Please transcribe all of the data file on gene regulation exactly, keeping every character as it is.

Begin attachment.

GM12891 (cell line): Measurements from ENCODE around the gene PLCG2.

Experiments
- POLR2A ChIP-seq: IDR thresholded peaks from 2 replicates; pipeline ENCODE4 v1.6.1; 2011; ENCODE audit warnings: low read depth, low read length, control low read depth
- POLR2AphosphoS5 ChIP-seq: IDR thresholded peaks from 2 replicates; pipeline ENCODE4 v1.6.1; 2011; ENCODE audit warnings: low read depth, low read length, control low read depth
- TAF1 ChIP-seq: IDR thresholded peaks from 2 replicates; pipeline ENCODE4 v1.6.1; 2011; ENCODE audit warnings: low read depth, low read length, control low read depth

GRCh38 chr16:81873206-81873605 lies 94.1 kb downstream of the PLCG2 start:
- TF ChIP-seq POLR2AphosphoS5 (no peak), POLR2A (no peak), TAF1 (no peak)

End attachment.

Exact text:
GM12891 (cell line): Measurements from ENCODE around the gene PLCG2.

Experiments
- POLR2A ChIP-seq: IDR thresholded peaks from 2 replicates; pipeline ENCODE4 v1.6.1; 2011; ENCODE audit warnings: low read depth, low read length, control low read depth
- POLR2AphosphoS5 ChIP-seq: IDR thresholded peaks from 2 replicates; pipeline ENCODE4 v1.6.1; 2011; ENCODE audit warnings: low read depth, low read length, control low read depth
- TAF1 ChIP-seq: IDR thresholded peaks from 2 replicates; pipeline ENCODE4 v1.6.1; 2011; ENCODE audit warnings: low read depth, low read length, control low read depth

GRCh38 chr16:81873206-81873605 lies 94.1 kb downstream of the PLCG2 start:
- TF ChIP-seq POLR2AphosphoS5 (no peak), POLR2A (no peak), TAF1 (no peak)